Fly, mosquito and midge (Diptera) research at CSIRO
Research on Diptera at the Australian National Insect Collection (ANIC) is helping scientists better understand the evolution and relationships that this group of insects has with the environment.
10 March 2006 | Updated 28 April 2013
Diptera (flies, mosquitoes and midges) is one of the five mega-diverse insect orders, spanning a wide range of anatomical, biological and ecological specialisations.
Diptera currently comprises approximately 150 000 described species in 150 families. However, the total number is much higher if species which are still to be described are included.
It is estimated that there are 30 000 species of Diptera in Australia, of which only 6 400 have been described, from 104 families.
Flies can be distinguished from other insects because:
- they have two functional wings
- their hind pair of wings have been reduced to small balancing organs called halteres.
Almost all flies have mouthparts that are adapted for lapping or piercing and sucking.
The Australian continent is home to a large number of Diptera species.
A diverse component of the world’s fly fauna is unique to Australia. The Australian continent is home to a large number of Diptera species. Flies are ubiquitous and often abundant in Australian terrestrial ecosystems.
They perform important ecological functions such as nutrient recycling, predation, pollination and their larvae are often parasitoids of other insects.
Many species of Diptera are regarded as a nuisance. These include:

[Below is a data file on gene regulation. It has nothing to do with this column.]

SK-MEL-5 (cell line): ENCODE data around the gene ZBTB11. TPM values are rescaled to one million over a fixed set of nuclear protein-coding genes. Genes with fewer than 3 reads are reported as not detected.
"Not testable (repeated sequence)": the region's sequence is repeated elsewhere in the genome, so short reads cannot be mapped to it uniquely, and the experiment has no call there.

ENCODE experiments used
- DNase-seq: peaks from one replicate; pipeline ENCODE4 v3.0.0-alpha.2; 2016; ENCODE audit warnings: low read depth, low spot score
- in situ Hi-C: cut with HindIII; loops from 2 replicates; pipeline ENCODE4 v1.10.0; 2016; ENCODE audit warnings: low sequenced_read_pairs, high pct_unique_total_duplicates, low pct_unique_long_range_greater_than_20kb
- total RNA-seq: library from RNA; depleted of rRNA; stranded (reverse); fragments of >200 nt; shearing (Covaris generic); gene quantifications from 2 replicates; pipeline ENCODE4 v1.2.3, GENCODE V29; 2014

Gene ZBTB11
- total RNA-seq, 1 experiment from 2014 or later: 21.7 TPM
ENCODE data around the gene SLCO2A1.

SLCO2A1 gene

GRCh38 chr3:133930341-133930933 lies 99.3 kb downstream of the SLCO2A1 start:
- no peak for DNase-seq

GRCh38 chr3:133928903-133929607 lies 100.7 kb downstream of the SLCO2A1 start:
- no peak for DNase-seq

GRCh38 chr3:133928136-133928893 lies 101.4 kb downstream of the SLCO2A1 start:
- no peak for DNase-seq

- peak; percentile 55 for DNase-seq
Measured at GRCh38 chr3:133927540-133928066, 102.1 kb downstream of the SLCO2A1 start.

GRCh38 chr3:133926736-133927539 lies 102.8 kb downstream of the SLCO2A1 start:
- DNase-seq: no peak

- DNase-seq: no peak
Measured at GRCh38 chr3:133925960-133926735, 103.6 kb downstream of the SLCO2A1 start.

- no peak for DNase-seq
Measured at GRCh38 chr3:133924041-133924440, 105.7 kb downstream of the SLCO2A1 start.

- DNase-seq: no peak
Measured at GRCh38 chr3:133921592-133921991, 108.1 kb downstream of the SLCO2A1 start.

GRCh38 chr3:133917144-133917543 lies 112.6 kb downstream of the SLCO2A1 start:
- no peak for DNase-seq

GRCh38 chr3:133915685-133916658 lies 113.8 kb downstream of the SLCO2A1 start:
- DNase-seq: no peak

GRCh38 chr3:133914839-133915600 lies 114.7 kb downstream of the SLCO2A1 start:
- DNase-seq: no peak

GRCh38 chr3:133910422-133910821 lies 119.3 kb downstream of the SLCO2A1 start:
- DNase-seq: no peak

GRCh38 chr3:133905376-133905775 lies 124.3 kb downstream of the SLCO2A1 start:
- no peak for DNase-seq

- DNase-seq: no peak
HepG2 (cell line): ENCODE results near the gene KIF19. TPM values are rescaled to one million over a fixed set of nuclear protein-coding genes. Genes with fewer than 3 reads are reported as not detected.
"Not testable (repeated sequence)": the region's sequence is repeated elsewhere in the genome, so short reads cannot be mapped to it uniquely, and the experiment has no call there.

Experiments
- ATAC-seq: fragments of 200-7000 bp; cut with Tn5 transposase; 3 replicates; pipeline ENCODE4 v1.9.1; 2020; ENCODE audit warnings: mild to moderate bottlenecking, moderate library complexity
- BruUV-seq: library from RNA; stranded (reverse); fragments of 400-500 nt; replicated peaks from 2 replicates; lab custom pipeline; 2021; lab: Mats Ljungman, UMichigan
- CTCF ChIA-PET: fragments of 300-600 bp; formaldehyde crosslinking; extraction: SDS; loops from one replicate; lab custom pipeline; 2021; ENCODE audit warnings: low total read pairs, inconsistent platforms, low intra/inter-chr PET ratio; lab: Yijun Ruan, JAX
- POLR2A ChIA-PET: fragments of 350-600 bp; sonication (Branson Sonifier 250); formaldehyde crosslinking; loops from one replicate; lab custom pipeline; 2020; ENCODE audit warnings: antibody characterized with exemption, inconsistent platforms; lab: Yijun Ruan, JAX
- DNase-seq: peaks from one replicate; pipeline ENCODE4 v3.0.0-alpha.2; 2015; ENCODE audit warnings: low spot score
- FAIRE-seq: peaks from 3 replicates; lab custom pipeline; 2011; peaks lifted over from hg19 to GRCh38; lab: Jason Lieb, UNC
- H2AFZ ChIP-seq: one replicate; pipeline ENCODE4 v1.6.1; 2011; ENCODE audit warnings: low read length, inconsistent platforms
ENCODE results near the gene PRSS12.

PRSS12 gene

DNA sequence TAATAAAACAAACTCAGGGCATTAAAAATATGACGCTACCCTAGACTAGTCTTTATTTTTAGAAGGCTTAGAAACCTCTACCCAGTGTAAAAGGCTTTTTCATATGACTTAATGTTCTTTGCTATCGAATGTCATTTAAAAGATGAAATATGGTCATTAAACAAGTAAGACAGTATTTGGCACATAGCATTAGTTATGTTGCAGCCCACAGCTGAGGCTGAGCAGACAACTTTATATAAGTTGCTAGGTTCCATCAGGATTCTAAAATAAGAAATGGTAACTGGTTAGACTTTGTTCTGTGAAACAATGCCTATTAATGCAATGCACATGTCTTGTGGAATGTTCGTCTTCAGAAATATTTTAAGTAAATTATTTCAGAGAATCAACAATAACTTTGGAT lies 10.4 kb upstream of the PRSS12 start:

- bush fly (Musca vetutissima)
- sandflies and blackflies.
Flies outrank other insect orders in terms of medical and veterinary significance, being responsible for the transmission of a wide variety of disease-causing micro-organisms in humans and animals.
Most of these diseases are absent from Australia, with exceptions such as dengue fever and various encephalides. Malaria has been eradicated from Australia.
Phylogenomics of flies
David's group has had a long interest in establishing the critical branches and radiations in fly evolution. In collaboration with Dr Brian Wiegmann (North Carolina State University) and the IKITE consortium [external link], the group is now evaluating the utility of transcriptome data for phylogenetic research.
World monograph of stiletto flies (Diptera: Therevidae)
The project goal is to produce a predictive classification schema of this medium-sized family (4 000 species), compare reconstructed phylogenies (evolutionary pathways) with historical geographies of associated land masses, and determine the placement of therevids in the Asiloidea superfamily.
Systematics of world horse flies (Tabanidae)
PhD student Mr Bryan Lessard is studying the relationships and biogeography of the genus Scaptia and other members of the Tribe Scionini.
Guide to Australian Insect Families
A Taxonomy Research and Information Network (TRIN) project to develop and deploy web based interactive keys to all 640 Australian insect families. See What Bug is That?
Coevolution of flies and Eucalypts
Nematodes of the genus Fergusobia have a symbiotic relationship with fergusoninid flies (Fergusoninidae), and carry out part of their life cycle in the abdomen of female flies, and part of their life cycle inside galls on Myrtaceous plants such as Eucalyptus. PhD student Michaela Purcell is studying the coevolution of the flies, their nematodes and host myrtaceous plants.
Phylogeography and relationships of the wingless commensal fly Badisis ambulans
David is collaborating with CSIRO researcher Dr Tek Tay, and University of Adelaide researcher Dr John Conran to understand the relationships of the wingless micropezid fly Badisis ambulans. The larvae of the fly are commensal in pitchers of the Albany pitcher plant, Cephalotus. All populations of the plant have the flies, and there are very deep phylogeographic splits between populations of the flies that are not seen in the genetic diversity of the plants.
Learn more about the Australian National Insect Collection.